Using automation technology also means that testing can be done more frequently, improving overall functionality. Software development cycles call for repeated testing, often the same test over and over again. Automation testing makes this possible, without taking team members away from other work. It can also deliver more accurate and reliable results than manual testing alone. Further ensuring that the product is ready for market or to move onto the next stage of development. This validation gives the team a boost to continue developing.
Most importantly, automation benefits product development. That’s because when software, an app, or another product can be designed and produced more efficiently, it makes way for continuous development once it's been launched. Essentially, the business will be able to work on more software and products, even with the same amount of team members, thanks to automation. Not only does this mean they perfect the final products they put out, but it also means they are creating new software all the time.
What are the benefits of automation testing?
Software testing has many benefits, which is why SaaS businesses across the globe are utilizing automation technology. Here are some of the biggest benefits of using automation testing for software development:
- Detailed reporting capabilities - Automation testing uses well-crafted test cases for various scenarios. These scripted sequences can be incredibly in-depth, and provide detailed reports that simply wouldn’t be possible when done by a human. Not to mention providing them in a shorter amount of time.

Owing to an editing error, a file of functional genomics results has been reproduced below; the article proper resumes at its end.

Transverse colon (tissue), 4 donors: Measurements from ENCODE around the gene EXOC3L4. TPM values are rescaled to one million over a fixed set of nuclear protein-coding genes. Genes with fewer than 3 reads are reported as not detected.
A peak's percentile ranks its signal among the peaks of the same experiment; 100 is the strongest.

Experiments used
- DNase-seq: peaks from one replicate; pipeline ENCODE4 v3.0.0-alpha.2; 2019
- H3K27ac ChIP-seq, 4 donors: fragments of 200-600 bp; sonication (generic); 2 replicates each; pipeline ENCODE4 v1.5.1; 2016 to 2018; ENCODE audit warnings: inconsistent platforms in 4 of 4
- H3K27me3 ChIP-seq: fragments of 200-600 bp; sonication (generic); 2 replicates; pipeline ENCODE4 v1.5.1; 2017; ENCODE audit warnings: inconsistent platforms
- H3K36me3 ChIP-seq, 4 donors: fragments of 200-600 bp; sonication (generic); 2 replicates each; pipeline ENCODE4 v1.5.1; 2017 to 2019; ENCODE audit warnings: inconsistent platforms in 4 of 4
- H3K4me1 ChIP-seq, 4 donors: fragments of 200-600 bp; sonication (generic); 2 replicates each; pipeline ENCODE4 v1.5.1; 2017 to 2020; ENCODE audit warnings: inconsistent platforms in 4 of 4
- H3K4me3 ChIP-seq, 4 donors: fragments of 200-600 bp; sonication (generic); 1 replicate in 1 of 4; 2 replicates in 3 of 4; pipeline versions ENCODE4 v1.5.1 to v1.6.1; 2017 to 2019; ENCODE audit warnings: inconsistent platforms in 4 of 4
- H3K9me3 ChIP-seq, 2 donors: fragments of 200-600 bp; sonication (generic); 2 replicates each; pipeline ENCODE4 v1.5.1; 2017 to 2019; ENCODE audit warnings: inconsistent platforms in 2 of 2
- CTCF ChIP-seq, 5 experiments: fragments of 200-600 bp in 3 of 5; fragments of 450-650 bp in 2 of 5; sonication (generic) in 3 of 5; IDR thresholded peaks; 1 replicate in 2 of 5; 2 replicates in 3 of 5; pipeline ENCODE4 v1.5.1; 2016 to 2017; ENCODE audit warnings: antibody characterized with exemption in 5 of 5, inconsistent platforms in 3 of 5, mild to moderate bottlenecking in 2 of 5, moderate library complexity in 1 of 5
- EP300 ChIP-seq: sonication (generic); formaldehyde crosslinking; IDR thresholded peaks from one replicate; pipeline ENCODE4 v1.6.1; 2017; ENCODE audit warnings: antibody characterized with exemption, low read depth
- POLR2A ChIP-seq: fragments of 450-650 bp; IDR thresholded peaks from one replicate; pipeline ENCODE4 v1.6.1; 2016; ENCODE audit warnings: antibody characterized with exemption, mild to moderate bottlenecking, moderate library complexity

- Improved bug detection - One of the main reasons to test a product is to detect bugs and other defects. Automation testing makes this process an easier one. It’s also able to analyze a wider test coverage than humans may be able to.
- Simplifies testing - Testing is a routine part of the operations of most SaaS and tech companies. Making it as simple as possible is key. Using automation is extremely beneficial. When automating test tools, the test scripts can be reused. Manual testing, meanwhile, calls for a single code line to be written for the same test case, each time it needs to be run
- Speeds up the testing process - Machines and automated technology work faster than humans. Along with improved accuracy, this is why we use them. In turn, this shortens your software development cycles.
- Reduces human intervention - Tests can be run at any time of day, even overnight, without needing humans to oversee it. Plus, when it’s conducted automatically, this can also reduce the risk of human error.